Dental care is an essential aspect of everyone’s lifestyle. While it is something that we all must include in our daily lifestyle, there are still a lot of myths surrounding dental treatments. Poor dental care leads to tooth loss and cavities. Yet, only a few people seem to understand dental care clearly. The following are the most common myths that dental patients share. Read on to know how to bust these myths and how to maintain good oral health.
1. Eating sugary foods causes cavities.
Another common myth is that eating too many sugary foods like candies, sugary beverages, chocolates, etc. is the only reason for cavities. However, sugar alone is not responsible for causing cavities in the teeth. The real reason is the bacteria that feed on the sugar. Overeating sugar and not managing the deposited plaque on your teeth, allows this bacteria to multiply inside your mouth. Gradually, this bacteria leads to tooth decay. Therefore avoiding sugary foods alone will not prevent tooth decay and cavities. You have to make sure that your mouth stays clean and that you remove plaque regularly so that bacteria do not grow in your mouth. The best way to remove plaque and get rid of bacteria is by regular brushing, flossing, and using mouthwash.
2. You cannot get cavities over a crown or a filling.
This myth originates from the reasoning that crown and filling is the treatment to fill the cavity that affected the tooth. However, that does not guarantee that further cavity will not develop on or around the crown or filling. You can still get tooth decay under a crown or around a filling. Therefore, the treated teeth need to be regularly checked. So, you should ensure that you clean around the filled tooth. Flossing is, therefore, important in addition to brushing because you can clean the corners and the spaces between the teeth. In addition to cleaning the teeth, you need to take care of your gums too. Your gum line protects the roots of your teeth and to keep your teeth healthy, the roots of your teeth should be healthy also.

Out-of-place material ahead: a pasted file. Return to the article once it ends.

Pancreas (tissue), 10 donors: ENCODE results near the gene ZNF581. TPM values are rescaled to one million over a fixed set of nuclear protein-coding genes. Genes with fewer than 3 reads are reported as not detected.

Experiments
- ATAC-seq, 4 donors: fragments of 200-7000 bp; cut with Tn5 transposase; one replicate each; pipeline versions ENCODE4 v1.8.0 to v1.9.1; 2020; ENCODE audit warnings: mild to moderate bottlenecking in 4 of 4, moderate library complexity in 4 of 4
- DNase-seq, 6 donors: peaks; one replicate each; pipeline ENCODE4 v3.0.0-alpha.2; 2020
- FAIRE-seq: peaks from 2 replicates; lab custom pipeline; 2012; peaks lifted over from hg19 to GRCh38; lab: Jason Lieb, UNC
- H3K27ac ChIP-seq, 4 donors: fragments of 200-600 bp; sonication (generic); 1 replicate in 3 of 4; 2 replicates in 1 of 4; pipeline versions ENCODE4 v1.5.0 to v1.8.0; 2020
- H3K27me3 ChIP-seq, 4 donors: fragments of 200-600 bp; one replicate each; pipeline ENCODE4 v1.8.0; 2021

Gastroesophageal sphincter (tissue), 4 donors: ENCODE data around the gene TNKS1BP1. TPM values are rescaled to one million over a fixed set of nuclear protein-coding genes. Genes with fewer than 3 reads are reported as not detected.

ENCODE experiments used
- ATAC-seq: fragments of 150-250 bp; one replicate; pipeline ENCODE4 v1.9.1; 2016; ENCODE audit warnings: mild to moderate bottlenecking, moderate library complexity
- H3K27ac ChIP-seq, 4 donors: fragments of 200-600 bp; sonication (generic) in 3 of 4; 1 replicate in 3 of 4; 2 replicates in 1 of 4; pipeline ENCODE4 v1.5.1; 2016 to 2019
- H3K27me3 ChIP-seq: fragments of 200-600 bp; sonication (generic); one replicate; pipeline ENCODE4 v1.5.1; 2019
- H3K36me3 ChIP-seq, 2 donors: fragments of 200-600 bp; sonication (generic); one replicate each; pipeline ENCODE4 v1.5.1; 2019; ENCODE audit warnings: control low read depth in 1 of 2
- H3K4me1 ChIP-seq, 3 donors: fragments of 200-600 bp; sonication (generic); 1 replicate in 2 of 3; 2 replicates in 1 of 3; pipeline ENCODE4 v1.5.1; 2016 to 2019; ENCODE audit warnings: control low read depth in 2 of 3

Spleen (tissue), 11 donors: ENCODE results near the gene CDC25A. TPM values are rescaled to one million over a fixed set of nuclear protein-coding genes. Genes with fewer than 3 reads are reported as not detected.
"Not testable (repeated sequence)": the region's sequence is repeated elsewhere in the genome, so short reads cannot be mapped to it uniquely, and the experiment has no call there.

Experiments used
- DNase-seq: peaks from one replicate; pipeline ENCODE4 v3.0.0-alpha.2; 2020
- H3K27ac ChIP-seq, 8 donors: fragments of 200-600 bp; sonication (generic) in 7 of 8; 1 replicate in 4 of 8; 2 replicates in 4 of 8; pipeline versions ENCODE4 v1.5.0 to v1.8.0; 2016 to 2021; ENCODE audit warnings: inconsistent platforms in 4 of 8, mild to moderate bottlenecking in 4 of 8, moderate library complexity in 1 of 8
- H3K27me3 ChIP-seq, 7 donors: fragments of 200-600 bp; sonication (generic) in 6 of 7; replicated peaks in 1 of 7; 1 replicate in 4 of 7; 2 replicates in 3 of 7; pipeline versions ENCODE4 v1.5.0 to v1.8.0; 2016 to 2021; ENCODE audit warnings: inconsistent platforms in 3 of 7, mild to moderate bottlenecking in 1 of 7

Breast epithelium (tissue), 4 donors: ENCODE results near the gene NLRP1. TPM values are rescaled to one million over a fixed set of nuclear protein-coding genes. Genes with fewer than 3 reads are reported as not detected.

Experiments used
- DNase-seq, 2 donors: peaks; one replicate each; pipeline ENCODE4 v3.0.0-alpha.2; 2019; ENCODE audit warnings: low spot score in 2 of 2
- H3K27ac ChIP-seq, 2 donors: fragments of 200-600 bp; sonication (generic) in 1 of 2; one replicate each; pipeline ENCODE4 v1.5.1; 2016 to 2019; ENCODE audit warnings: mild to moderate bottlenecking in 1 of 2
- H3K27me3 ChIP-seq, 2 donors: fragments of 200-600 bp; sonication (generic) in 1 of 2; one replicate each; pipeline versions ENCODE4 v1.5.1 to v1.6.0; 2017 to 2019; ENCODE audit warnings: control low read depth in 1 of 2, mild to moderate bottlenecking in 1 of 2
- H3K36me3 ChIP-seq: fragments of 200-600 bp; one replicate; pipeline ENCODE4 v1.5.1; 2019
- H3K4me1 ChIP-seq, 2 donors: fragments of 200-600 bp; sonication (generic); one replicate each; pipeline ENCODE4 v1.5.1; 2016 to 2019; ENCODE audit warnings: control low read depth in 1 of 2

3. You should take children to the dentist only after they turn three years of age.
For some reason, it is a prevalent myth that you should only take children to the dentist after they turn three years. The possible reasoning behind this myth comes from the fact that most children develop their full set of baby teeth by age three. However, the first set of baby teeth start developing since the period of 6 to 12 months in children. As soon as your child’s first tooth appears, you should take your child to the dentist. You must do this because children at such an early age cannot tell you when their teeth hurt. The infants usually indicate their oral discomfort by crying or by refusing to eat because their teeth might be developing incorrectly, or they might have damaged gums or teeth. Since they cannot verbalize their pain, their dental problems go unnoticed, which later on can hamper the healthy development of your child’s teeth.